I enjoy reading the perspective of the tailor on the English Cut which is complimented with insightful articles for example for those of you who want to know more about what bespoke is or for those of you who feel bespoke is out of your reach. This certainly isn't the cheapest sartorial option (expect to pay around £2000 for a two piece suit) but I am a strong believer that it is the best clothing investment that one can make, it should be a staple in every stylising man's wardrobe or at least on their wish list (how long is your wish list?)

There will be subsequent posts about my blossoming love for bespoke but right now I want to declare my overwhelming desire to scrimp, save (and maybe even steal) for a two button, light grey bespoke suit. Within two years or so I want to walk away from Savile Row after my final fitting knowing that my suit is almost ready for me...
Don't believe a word of it folks- he's rubbish at saving money. I predict he'll continue losing it in Reiss, COS etc every few weeks, then just raid the inheritance in a year's time.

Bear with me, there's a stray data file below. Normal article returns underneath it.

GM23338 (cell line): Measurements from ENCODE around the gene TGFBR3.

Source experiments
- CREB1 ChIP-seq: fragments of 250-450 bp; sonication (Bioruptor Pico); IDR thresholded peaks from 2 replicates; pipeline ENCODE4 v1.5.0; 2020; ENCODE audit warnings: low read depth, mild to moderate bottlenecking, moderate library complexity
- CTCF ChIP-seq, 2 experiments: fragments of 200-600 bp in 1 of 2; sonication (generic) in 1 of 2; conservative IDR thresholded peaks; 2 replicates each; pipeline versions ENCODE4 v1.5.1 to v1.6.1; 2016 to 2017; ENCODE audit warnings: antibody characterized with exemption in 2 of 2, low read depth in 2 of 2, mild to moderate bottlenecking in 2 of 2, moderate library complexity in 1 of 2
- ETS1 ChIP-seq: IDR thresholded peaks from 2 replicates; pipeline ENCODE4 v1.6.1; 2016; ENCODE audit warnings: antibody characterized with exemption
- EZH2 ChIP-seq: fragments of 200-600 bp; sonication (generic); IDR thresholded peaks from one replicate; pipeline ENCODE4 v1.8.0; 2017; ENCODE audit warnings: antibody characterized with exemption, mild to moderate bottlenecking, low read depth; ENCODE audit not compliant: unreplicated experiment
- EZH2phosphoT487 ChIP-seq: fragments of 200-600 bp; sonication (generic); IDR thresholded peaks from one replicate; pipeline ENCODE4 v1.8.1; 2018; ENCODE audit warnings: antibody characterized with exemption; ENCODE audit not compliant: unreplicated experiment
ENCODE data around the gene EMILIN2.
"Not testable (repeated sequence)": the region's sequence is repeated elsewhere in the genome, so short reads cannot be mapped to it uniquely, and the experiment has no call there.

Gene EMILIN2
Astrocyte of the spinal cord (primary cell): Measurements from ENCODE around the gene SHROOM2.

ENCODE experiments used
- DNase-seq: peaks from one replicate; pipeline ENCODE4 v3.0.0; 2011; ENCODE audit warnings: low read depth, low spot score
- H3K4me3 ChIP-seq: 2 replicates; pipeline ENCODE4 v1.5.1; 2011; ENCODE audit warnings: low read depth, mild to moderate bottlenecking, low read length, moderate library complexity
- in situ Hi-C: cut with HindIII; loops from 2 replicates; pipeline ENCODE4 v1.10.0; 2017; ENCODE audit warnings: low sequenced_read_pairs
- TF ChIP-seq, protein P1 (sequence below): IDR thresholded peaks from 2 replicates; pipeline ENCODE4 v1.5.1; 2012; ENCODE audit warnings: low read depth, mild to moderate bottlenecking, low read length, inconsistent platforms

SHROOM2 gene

10 comments:

Candid Cool said...

do it!!

Daniel James said...

"expect to pay around £2000 for a two piece suit" on Savile Row. I'd rather get two bebspoke suits from a non-Savile Row tailor.

Stylesalvage Steve said...

Candid Cool: I will certainly do my best! EJ is right though, I'm not the best at saving but I am improving desptie what she says. I've not bought anything in Reiss or Cos for over three months. My only clothiing spend within that time has been over the January Sales and in Carnaby Street which was also sale time back in December.

Daniel James: It is true, the bespoke suit can certainly be bought cheaper. One can always go to the skilled tailors of Hong Kong for an extremely reasonable option. However, personally I've been seduced by savile Row ever since I was a youngster. The history and skill of that area of London is enough to make me spend so much.

Dustcakeboy said...